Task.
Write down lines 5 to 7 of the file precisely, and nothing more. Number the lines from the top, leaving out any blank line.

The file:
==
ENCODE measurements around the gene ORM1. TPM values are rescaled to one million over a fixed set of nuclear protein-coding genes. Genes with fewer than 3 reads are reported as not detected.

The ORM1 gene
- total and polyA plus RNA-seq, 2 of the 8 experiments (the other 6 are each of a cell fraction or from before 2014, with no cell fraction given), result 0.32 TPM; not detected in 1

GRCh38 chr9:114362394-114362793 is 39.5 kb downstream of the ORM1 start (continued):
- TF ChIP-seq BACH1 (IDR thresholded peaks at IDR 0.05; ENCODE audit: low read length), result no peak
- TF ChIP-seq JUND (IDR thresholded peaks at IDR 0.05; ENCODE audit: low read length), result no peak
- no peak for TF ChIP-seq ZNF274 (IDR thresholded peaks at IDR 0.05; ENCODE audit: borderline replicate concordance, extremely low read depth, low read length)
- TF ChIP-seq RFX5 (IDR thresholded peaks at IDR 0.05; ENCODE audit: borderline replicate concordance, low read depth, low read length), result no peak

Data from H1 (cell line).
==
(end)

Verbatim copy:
- TF ChIP-seq BACH1 (IDR thresholded peaks at IDR 0.05; ENCODE audit: low read length), result no peak
- TF ChIP-seq JUND (IDR thresholded peaks at IDR 0.05; ENCODE audit: low read length), result no peak
- no peak for TF ChIP-seq ZNF274 (IDR thresholded peaks at IDR 0.05; ENCODE audit: borderline replicate concordance, extremely low read depth, low read length)